Fund Raising of the Year – Venture

The year’s largest venture capital fundraising in Europe closed in October on €238m, oversubscribed and over target. Supported by both existing and new investors, Scottish Equity Partners’ third fund, SEP III, was one of the highlights of the year for an asset class that is finally emerging from the doldrums.

SEP, formerly known as Scottish Equity Partners, has been in the venture game since 2000, although the founding team, led by Calum Paterson, had been investing together since 1991. Other key executives in the founding team include Brian Kerr, Richard Sparrow, Stuart Paterson and Gary Le Sueur.

Paterson, speaking about the success of the fundraising, said: “The market for venture capital fundraising in Europe is undoubtedly challenging and we were delighted when SEP III was closed oversubscribed at £160m, exceeding our original £150m target. We believe that the success was largely down to two factors: firstly, a confidence in SEP’s approach, based on the strength of our team, which we believe is one of the most experienced in Europe, and a strong and demonstrable investment track record going back to 1991.

“Secondly, we found that limited partners endorsed our planned strategy of investing principally in the UK market. We believe that we can offer companies far better support throughout their growth and development if they are based within easy reach. Also, the UK is established as the most successful and vibrant venture capital market in Europe and ranks second only to the US in terms of both research excellence and technology investment activity.”

SEP III saw strong support from existing investors alongside a number of new investors that included blue chip European financial institutions. Most of the significant current investors in SEP funds invested in SEP III, including the European Investment Fund (EIF), Foreign & Colonial Private Equity Trust, and Royal Bank of Scotland. New investors include Cooperative Insurance Society, Etera Mutual Pension Insurance Company (Finland), Finama, Gartmore, Scottish Widows Investment Partnership, Skandia and Swiss Re.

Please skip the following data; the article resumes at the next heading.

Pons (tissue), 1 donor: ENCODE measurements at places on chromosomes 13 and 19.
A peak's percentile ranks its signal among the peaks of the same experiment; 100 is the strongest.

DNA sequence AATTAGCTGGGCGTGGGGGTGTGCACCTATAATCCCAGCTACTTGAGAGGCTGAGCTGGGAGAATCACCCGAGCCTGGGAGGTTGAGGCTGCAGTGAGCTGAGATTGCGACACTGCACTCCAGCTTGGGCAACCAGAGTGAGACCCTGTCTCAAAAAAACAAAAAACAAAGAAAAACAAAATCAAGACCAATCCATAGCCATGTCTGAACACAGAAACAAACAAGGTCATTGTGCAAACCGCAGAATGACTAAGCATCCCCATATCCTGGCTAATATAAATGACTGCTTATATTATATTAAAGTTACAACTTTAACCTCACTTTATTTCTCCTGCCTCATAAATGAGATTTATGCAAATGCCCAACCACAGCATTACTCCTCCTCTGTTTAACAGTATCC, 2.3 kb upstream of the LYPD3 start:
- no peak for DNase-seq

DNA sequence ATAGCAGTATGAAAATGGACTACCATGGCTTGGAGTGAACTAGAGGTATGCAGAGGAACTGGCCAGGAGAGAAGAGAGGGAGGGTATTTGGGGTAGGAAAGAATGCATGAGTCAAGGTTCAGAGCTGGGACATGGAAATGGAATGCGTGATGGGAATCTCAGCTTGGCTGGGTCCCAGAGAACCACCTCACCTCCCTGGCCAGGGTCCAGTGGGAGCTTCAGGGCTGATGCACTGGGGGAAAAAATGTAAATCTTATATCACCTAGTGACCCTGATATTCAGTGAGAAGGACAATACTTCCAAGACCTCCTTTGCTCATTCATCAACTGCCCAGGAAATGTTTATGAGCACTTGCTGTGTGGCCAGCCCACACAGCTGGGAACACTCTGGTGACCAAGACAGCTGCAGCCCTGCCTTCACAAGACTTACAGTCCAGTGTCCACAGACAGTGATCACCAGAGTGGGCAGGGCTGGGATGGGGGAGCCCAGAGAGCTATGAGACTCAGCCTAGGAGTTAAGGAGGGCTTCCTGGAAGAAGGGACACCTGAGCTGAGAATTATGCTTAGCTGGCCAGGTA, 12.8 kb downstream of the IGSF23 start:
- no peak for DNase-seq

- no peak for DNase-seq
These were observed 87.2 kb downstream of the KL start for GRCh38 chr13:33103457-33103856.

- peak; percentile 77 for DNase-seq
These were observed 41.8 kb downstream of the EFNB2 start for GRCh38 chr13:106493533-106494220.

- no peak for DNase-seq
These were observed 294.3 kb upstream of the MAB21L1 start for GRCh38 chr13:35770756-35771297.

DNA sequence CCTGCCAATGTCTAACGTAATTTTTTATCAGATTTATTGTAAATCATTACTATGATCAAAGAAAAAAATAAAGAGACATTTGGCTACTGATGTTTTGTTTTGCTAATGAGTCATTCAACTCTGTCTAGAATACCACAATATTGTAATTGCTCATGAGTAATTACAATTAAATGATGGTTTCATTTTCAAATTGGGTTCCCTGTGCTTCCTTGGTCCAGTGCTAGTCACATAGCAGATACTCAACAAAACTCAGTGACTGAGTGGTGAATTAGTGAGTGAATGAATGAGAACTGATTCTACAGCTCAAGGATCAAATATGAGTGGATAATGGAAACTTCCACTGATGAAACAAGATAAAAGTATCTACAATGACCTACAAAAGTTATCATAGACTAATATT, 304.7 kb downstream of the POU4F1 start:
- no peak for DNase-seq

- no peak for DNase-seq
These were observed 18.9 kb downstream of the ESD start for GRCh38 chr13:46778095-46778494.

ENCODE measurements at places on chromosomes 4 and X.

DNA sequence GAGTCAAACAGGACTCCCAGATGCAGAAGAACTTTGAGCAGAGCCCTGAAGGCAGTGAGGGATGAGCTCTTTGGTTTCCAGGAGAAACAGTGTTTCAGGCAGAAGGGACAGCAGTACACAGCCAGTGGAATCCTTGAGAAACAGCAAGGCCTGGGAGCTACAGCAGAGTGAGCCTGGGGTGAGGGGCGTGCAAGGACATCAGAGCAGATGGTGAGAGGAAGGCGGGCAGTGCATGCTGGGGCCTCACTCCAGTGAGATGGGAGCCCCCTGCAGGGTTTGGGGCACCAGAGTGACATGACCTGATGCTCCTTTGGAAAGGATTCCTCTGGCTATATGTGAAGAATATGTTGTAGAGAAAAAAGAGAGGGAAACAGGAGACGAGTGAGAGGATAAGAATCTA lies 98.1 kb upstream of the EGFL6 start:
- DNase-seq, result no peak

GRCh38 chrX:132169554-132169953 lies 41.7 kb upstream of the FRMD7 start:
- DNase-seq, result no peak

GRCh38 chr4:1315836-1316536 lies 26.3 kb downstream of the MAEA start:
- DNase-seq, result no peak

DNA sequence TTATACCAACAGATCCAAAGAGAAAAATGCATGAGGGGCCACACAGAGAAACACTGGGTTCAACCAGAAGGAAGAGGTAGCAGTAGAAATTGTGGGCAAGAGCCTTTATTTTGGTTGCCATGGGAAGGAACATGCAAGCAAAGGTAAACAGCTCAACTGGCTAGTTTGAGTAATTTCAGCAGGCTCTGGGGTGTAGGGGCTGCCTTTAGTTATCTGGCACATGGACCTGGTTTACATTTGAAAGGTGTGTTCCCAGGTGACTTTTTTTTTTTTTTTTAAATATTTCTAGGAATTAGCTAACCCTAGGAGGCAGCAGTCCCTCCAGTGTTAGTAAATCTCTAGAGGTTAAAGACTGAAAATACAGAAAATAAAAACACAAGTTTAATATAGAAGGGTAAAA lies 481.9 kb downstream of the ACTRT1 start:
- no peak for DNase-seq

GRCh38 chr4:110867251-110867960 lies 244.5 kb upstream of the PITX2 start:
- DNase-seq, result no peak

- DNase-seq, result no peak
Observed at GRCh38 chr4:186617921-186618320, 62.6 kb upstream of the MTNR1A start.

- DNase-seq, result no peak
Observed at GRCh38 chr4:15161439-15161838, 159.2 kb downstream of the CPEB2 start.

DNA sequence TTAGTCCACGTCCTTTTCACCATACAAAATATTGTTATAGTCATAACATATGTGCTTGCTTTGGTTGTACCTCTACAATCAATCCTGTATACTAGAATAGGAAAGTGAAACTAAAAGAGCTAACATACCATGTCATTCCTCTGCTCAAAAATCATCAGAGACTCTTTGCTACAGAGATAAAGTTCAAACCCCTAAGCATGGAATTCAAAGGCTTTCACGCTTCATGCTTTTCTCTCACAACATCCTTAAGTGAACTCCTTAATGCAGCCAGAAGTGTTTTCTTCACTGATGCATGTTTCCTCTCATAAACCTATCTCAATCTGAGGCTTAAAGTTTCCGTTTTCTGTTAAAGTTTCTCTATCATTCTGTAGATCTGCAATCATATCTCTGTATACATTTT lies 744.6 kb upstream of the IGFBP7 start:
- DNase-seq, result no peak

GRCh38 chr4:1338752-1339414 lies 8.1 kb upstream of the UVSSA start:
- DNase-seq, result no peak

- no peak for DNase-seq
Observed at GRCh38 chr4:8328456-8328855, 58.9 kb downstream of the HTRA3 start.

Around half of the new fund was raised from investors based in the UK, with the other half from investors based abroad. New investors were attracted from France, Germany, Switzerland, Belgium, Sweden, Finland, as well as from the UK. In doing this, SEP achieved one of its other key fundraising goals, namely to diversify its LP base from being UK-centric to one spread more broadly across Europe.

David Crum, chief pensions officer (investments) at Strathclyde Pension Fund, said: “The Strathclyde Pension Fund is delighted to be an investor in SEP III – having invested in SEP’s first fund in 1996, and SEP II in 2000. SEP has continued to build on what was an already experienced UK venture capital team. While the Strathclyde Pension Fund gains exposure to global venture capital through its Private Equity Fund of Funds managers, our investments in SEP give us access to arguably one of the best, if not the best, UK venture capital firms.”

Fundraising for SEP III was launched in late 2005. The investment strategy is to focus primarily on UK-based technology companies in the IT, healthcare and energy-related technology sectors, investing in a combination of early stage investments and more mature, emerging growth companies. The initial target was to raise well over €150m, and the firm soon imposed a €227m hard cap, which was increased due to demand but decided to draw a line under fundraising at circa €243m. The firm said its objective was not to raise as much money as possible, but to cap the fund at a sensible level relative to the market it operates in.

What piqued interest among investors was the firm’s strong track record. SEP II is a €167m fund, was established in 2001 and was the first fund to be raised after SEP was set up as an independent company. SEP II is now fully committed, with investments in 31 UK companies. Key exits from this fund include bluetooth chip company CSR, which floated in 2004 and is now worth over €1bn, and fraud prevention software company Searchspace, which was sold to Warburg Pincus in 2005.

To date the new fund has made one investment, namely VirtenSys, a semiconductor company based in Manchester and California. SEP led a €9.2m round in October 2006, co-investing equally with Celtic House Venture Partners and GIMV.

Hamish Mair, director and head of private equity funds at F&C Asset Management, said of his business’ investment: “SEP has come through the difficult years for venture capital very well. Its highly successful fundraising is evidence of real energy and dogged Scottish tenacity, which has also been deployed equally effectively in its portfolio of investments.”